When it comes to early childhood education, there are various options for parents to choose from. Some families opt for child care at daycare facilities before kids enter kindergarten; others decide that preschool and voluntary pre-k programs will prepare their children for what’s ahead. What’s right for one child may not be the best course for another, and it’s important for parents to keep their individual child’s needs in mind when pursuing early education options.
That being said, voluntary pre-k programs have been shown to be extremely beneficial for brain development. These years are particularly crucial for growth, both in educational situations and at home. But while we know that reading aloud to young children helps to stimulate brain development, only 50% of infants and toddlers are read to by their parents. When there’s such a huge gap, along with an ideal opportunity for learning, pre k programs can help kids gain the skills and foundation of knowledge they need to succeed throughout their lifetime.
How Voluntary Pre-K Programs Help Kids Thrive
They’ll be ready for school
Research has shown that when kids start behind in school, they’ll often stay behind throughout the years. According to the Pew Charitable Trusts, 88% of kids who are poor readers in first grade will continue to be in fourth grade. In addition, 74% of those poor readers in third grade remain so when they enter high school. Problems like these continue to hold children back from realizing their true potential throughout their schooling. But pre k programs have been shown to prepare kids for school by improving their social and cognitive skills. When kids go to pre k, they’ll be in a much better position to feel prepared for school.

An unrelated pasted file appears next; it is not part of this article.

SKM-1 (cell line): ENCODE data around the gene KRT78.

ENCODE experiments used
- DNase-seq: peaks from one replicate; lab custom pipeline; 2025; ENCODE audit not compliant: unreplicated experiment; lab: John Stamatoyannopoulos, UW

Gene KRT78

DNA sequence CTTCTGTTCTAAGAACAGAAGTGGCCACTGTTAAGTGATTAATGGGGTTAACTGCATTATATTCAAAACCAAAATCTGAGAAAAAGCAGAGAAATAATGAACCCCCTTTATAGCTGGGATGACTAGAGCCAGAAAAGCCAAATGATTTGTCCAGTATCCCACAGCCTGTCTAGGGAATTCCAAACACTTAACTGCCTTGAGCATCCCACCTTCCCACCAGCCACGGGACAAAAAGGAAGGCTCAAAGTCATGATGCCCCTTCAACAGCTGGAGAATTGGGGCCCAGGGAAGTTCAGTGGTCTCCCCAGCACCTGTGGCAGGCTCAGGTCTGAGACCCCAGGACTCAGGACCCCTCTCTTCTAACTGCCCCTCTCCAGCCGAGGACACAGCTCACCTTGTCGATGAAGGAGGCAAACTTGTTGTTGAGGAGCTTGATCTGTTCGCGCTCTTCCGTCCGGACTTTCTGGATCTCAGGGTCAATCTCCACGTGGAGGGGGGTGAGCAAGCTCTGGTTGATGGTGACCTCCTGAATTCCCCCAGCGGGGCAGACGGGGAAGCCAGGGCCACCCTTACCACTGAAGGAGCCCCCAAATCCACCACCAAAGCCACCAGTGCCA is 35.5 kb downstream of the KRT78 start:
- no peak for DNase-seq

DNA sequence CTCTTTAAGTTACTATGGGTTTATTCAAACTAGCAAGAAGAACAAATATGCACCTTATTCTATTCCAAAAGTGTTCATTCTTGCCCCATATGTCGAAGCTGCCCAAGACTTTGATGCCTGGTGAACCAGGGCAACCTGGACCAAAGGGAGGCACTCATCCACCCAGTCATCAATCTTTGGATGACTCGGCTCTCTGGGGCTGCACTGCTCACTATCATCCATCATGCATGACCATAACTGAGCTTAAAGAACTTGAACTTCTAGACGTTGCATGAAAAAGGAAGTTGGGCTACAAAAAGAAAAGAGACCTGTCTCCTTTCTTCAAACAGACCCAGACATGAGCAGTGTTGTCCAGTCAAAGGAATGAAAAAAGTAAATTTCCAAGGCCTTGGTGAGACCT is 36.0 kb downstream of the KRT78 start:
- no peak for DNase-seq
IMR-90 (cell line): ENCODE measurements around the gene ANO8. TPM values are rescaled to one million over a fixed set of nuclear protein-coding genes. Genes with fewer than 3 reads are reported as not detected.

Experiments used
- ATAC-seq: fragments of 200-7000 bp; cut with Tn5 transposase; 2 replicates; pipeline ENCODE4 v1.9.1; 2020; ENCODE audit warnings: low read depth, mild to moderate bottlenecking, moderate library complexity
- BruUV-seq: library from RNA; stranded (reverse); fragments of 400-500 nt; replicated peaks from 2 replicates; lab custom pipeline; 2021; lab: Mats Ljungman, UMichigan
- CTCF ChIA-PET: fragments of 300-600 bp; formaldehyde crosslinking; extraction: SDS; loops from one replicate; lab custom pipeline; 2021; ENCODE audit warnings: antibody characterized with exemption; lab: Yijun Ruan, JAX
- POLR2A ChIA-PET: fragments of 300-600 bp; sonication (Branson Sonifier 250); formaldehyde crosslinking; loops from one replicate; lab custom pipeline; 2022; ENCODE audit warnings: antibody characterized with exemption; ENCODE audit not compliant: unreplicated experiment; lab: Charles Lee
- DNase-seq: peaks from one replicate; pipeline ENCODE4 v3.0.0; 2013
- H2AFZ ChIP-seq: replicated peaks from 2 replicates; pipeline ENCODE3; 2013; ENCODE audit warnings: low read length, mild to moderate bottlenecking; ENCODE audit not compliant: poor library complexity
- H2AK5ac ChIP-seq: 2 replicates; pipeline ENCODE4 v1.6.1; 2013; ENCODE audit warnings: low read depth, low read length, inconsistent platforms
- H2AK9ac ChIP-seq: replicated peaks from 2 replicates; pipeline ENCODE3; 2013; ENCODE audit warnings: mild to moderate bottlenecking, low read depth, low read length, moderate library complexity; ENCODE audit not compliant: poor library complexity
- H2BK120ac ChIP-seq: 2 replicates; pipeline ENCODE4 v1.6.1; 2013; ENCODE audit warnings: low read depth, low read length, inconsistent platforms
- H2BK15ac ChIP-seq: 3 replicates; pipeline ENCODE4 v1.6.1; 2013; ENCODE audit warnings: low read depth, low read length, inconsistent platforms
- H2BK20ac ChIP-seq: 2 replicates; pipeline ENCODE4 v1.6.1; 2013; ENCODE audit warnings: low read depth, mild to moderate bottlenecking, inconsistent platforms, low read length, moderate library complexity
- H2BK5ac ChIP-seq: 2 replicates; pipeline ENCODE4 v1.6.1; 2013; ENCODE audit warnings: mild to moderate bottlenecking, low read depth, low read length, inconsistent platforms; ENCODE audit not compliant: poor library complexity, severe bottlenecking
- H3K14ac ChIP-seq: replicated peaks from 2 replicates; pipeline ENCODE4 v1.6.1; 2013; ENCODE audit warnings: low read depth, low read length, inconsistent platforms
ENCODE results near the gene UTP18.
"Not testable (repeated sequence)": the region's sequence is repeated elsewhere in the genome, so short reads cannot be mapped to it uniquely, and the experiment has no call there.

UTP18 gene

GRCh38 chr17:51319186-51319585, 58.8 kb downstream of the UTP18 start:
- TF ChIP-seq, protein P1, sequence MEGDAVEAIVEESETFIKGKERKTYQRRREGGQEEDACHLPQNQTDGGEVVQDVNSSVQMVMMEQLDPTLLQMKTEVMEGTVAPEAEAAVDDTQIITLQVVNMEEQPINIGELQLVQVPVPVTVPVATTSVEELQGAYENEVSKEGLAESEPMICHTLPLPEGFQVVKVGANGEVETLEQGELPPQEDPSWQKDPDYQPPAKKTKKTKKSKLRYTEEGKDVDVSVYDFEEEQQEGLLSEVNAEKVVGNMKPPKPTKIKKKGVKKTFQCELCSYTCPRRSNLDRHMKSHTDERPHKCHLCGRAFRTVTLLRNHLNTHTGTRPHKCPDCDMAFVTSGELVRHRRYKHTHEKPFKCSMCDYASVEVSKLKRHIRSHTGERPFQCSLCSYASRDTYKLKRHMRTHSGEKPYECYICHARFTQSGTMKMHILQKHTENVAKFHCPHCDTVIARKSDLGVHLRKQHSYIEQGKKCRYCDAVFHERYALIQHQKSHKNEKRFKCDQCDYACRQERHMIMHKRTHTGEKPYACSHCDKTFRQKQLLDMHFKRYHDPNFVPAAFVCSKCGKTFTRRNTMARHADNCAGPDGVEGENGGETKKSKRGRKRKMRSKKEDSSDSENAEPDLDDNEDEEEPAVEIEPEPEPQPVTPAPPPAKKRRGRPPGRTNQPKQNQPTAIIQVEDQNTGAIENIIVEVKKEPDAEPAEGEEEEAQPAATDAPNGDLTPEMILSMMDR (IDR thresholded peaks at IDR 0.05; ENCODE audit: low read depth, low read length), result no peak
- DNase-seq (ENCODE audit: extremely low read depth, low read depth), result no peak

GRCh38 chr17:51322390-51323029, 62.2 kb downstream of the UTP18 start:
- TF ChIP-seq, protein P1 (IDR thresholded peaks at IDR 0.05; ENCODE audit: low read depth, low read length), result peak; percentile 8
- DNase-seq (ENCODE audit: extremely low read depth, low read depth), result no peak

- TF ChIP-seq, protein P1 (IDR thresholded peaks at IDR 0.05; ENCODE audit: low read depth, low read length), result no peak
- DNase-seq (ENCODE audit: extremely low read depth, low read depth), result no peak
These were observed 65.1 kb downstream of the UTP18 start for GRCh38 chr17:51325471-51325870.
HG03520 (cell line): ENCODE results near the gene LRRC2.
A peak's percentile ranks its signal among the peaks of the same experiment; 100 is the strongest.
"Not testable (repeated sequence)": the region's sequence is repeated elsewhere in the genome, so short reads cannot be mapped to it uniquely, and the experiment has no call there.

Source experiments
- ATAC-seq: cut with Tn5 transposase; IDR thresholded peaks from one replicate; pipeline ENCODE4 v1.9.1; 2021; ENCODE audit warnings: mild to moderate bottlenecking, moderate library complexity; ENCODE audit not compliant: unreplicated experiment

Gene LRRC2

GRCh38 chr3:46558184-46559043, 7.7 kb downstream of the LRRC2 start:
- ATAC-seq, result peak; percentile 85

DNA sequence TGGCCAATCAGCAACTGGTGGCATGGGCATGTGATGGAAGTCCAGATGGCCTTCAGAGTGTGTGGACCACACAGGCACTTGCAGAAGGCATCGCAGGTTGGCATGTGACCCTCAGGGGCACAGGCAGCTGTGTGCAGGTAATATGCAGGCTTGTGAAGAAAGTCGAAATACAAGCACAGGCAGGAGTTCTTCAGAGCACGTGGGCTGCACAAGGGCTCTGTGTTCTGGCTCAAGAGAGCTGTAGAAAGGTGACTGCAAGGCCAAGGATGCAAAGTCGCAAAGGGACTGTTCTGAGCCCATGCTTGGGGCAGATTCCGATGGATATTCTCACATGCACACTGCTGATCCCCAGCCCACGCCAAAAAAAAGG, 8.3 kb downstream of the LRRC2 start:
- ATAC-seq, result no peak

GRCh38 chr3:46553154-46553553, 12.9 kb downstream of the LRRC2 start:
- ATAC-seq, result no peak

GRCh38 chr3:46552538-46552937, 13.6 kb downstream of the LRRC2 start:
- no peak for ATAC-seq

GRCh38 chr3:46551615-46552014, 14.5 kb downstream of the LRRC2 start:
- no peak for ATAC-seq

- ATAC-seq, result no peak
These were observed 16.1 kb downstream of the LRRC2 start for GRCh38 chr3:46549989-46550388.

It bridges the income/racial gap
In states that provide mandated pre k for all children, research has shown that participation in pre k programs had a much more significant impact on pre-reading and pre-writing scores than other factors like family income or race. Children across all racial groups showed academic improvement, but the effect was especially noticeable for Hispanic children. Essentially, this shows that access to early education is imperative for all children, but it’s particularly so for children from families of lower income brackets or of different ethnic backgrounds.
It has a long term impact
Pre k participation will certainly help prepare children for kindergarten and elementary school, but its effects last well beyond the early years. Research shows that children who attend pre k programs tend to have higher IQs and tend to be higher achievers than those who don’t attend. And other studies have shown that students who attend preschool and pre-k are more likely to graduate high school, are less likely to commit and be arrested for crimes, and have a greater likelihood of being employed and with higher wages. Therefore, the decision to enroll your child in pre k can make a substantial difference in his or her ability to succeed later in life.
If you’re considering enrolling your child in a voluntary pre-k program, Growing Room Child Development Center should be at the top of your list. To find out more, contact us today.